The Toronto Star
May, 1997

Liberal Seeks to Speed Up Truck Law

Tories accused of stalling on safety legislation

A private member's bill calling for the immediate implementation of promised truck safety regulations will be introduced this week, says provincial Liberal transportation critic Dwight Duncan.

He accused the government of "playing games" and planning to "water down" the proposed regulation while "stalling" on the long-awaited legislation.

"My bill will have a definite and clear time period" for implementation of the 80 recommendations by a joint industry-government task force, Duncan said.

"My fear is that when and if this government does act, they will phase in watered-down regulations over an extended period of time and that's something we cannot allow to happen."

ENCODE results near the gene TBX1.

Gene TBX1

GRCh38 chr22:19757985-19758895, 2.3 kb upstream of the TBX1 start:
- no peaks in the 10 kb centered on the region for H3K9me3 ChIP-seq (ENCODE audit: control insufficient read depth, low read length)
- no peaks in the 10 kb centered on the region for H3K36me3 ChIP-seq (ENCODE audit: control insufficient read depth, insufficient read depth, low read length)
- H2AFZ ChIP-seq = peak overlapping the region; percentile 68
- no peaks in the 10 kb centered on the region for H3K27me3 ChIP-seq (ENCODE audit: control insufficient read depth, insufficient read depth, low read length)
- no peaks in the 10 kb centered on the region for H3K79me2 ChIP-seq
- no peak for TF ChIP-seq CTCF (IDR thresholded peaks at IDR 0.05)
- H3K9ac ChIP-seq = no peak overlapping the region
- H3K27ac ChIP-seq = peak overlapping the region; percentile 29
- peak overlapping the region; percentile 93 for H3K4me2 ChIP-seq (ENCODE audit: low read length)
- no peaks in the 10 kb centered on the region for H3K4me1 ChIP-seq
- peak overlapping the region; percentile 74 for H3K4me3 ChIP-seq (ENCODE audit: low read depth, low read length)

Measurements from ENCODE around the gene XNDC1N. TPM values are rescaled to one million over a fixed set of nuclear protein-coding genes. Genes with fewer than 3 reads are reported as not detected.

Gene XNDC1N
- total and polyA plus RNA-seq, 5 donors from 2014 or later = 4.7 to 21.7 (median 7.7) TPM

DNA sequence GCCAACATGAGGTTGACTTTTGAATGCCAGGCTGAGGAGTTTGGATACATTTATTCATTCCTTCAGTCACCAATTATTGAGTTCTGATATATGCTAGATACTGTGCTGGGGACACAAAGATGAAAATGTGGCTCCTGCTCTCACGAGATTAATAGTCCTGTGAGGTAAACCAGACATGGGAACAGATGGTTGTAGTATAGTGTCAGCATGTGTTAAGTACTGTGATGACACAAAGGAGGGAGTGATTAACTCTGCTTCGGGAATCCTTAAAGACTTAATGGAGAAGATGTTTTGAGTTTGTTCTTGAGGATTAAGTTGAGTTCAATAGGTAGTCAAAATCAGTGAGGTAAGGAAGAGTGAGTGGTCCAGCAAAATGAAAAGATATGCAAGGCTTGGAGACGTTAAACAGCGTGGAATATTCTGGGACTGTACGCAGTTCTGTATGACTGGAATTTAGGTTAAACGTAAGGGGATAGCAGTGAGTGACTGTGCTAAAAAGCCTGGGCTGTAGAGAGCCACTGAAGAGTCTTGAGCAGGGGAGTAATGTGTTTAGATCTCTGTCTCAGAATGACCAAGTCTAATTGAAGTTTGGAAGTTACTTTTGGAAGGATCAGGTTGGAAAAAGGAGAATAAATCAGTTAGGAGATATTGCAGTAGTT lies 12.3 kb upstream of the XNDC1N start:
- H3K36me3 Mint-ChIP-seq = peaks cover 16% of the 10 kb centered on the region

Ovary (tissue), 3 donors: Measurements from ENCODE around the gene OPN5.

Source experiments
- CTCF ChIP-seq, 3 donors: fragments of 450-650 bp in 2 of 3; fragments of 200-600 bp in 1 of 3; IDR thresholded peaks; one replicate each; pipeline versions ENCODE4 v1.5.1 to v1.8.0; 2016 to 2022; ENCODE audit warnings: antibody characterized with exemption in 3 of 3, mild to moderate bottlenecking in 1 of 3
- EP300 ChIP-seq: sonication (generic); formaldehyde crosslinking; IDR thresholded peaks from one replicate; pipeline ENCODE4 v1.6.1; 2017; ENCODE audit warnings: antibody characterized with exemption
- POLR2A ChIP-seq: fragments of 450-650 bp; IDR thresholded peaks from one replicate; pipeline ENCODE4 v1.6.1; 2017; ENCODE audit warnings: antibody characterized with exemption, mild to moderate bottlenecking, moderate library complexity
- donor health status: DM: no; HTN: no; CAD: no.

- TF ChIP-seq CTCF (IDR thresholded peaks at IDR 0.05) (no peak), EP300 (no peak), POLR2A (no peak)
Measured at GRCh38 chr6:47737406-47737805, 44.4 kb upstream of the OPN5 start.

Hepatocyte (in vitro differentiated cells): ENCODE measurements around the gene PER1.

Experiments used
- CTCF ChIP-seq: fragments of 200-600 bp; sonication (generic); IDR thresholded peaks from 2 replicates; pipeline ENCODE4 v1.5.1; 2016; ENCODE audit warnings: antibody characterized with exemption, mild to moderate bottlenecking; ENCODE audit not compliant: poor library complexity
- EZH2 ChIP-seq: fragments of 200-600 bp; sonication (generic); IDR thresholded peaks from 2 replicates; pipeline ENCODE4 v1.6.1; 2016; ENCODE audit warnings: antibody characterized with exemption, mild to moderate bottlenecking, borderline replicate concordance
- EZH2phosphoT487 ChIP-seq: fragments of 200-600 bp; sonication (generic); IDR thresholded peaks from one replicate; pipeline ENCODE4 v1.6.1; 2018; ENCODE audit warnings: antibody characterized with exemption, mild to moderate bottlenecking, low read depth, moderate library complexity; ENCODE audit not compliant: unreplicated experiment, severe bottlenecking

The task force's recommendations included on-the-spot suspension and impounding of unsafe trucks for up to 15 days, a graduated licensing system for truck drivers, and mandatory truck inspections every six months.

Families with loved ones killed by runaway truck wheels expected the sweeping legislation to become law by the spring.  But while Transportation Minister Al Palladini will introduce some of the road safety legislation later this spring, none of it is likely now to become law until the fall at the earliest.

Duncan is expected to meet privately with family members who have had loved ones killed by runaway truck wheels to discuss the issues.

Also being delayed is the controversial Bill 125, calling for trucking companies to be fined up to $50,000 for losing a wheel.  Premier Mike Harris has indicated it would have to be rewritten and made part of Palladini's larger fall package.

by Bob Mitchell